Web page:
A quick hit of the latest running science: perks of caffeinated gum, facts on running in the dark, and a helpful new performance podcast.
Welcome back to the aid station! Just remember the order of operations here is bottles, community trail mix, then lube reapplication. – Corrine
We know that caffeine used at the right time in the right environment can be performance enhancing, but there are so many different ways to ingest it. We can drink it, consume it in gels, or even pop pills … but what about caffeinated gum? Good news for us, we now have a better picture of what that looks like.
Final word: If you’ve shied away from caffeine due to fears of GI distress, you might want to give caffeinated gum a try – as the majority of caffeine is absorbed before it reaches your gut. A possible pick-me-up without tummy troubles. Like with anything, dosage and timing are still important here, so practice during training before race day.
Are you interested in coaching philosophy, science, and good ol’ fashioned wisdom? Then you might want to make space for one more podcast in your rotation and check out On Coaching with coaches Steve Magness and John Marcus. Episode 170 is about avoiding the common trap of coaching to the average, and what it means to focus on the individual – even when that individual seems like an outlier.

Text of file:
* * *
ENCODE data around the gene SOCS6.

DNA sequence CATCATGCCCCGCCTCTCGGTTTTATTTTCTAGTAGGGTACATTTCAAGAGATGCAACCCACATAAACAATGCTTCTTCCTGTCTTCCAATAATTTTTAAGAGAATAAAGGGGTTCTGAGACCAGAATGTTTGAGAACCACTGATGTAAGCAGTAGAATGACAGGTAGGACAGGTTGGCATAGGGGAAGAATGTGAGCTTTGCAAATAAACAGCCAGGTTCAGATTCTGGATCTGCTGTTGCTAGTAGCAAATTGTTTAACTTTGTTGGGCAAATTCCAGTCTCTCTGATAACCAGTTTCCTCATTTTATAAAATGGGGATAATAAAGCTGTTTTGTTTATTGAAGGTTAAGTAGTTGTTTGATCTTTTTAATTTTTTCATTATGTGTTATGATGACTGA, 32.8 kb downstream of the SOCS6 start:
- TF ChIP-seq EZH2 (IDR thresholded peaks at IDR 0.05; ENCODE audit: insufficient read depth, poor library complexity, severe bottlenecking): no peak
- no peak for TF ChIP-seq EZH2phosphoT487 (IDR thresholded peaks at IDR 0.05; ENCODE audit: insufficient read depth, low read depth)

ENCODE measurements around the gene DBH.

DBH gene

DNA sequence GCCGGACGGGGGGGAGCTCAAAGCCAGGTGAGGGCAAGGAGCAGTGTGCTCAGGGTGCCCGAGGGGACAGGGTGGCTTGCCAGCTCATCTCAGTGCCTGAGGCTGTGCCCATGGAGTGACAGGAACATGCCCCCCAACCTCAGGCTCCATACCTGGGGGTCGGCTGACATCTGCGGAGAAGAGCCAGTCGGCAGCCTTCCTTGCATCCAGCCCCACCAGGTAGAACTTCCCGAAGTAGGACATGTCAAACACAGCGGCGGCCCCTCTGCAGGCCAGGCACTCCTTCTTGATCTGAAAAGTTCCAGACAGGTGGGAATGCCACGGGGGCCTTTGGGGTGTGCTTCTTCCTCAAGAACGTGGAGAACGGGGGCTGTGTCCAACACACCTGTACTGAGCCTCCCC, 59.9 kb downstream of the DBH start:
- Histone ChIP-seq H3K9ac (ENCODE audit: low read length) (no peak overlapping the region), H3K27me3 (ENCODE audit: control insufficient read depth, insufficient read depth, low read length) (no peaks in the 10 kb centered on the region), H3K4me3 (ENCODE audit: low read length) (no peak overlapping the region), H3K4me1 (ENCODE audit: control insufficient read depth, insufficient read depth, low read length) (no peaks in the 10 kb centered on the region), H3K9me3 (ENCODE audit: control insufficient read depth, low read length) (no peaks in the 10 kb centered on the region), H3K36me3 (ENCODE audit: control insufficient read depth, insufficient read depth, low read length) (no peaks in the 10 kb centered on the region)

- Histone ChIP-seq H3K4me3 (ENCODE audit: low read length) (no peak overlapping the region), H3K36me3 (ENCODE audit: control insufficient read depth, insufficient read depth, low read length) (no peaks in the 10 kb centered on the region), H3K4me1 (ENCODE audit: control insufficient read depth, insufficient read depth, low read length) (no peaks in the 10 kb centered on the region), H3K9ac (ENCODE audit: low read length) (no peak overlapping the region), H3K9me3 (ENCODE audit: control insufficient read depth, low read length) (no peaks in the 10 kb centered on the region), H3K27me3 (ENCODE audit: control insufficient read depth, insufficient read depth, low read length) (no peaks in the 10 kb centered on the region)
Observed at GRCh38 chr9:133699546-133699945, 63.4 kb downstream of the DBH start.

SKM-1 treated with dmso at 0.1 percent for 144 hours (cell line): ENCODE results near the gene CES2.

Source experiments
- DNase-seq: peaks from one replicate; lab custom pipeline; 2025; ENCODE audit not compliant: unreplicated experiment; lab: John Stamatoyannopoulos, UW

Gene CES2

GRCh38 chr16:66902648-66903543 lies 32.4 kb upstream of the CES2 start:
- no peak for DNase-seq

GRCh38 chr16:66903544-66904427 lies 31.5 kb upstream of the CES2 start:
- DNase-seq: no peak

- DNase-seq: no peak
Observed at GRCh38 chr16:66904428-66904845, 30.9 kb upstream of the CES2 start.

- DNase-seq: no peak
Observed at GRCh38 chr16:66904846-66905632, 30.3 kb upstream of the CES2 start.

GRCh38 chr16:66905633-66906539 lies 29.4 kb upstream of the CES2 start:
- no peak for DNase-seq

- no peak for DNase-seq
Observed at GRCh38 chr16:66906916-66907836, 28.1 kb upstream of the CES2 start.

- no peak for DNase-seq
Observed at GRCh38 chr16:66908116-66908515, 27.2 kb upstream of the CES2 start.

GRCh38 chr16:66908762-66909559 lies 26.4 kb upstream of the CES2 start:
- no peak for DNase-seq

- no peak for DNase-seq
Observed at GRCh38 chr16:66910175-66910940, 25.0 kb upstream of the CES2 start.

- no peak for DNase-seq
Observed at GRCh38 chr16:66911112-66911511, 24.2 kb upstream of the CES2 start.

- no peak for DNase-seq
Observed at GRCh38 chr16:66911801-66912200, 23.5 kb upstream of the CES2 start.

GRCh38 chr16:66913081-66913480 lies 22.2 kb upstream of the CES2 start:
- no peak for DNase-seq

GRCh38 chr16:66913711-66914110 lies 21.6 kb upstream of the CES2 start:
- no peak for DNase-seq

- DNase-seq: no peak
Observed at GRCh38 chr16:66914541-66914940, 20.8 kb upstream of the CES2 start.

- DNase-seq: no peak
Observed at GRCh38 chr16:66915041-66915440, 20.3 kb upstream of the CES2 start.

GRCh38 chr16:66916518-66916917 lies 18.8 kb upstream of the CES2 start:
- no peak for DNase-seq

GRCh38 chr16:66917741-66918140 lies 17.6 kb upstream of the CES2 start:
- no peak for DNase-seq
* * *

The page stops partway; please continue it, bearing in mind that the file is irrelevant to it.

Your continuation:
Final word: Even if you are not a coach, and even though Steve and John work predominantly with road and track athletes, I think all runners could benefit from listening to them work through these coaching and performance topics each week. On Coaching is now one of my regular listens.
Do I idolize Alex Hutchinson? Maybe. Have I met him once in person? Yes. Did I make him laugh with a question? I’ll never tell ?! His recent Sweat Science column caught my eye, not just because I was nodding along, but because I thought “oh this would be interesting to test in an ultra!” The article titled Why Running at Night Feels Harder discusses research conducted by Sweden’s KTH Royal Institute of Technology and the Swedish military, and finally sheds light on why those nighttime miles are actually more difficult.
Final word: Running in the dark not only feels harder, it is harder. For ultrarunners with races that contain many hours of darkness, consider your headlamp investment (or even a waist light) as a way to help extend your field of vision creating a slightly slower optic flow – hopefully making those nighttime miles feel a little easier.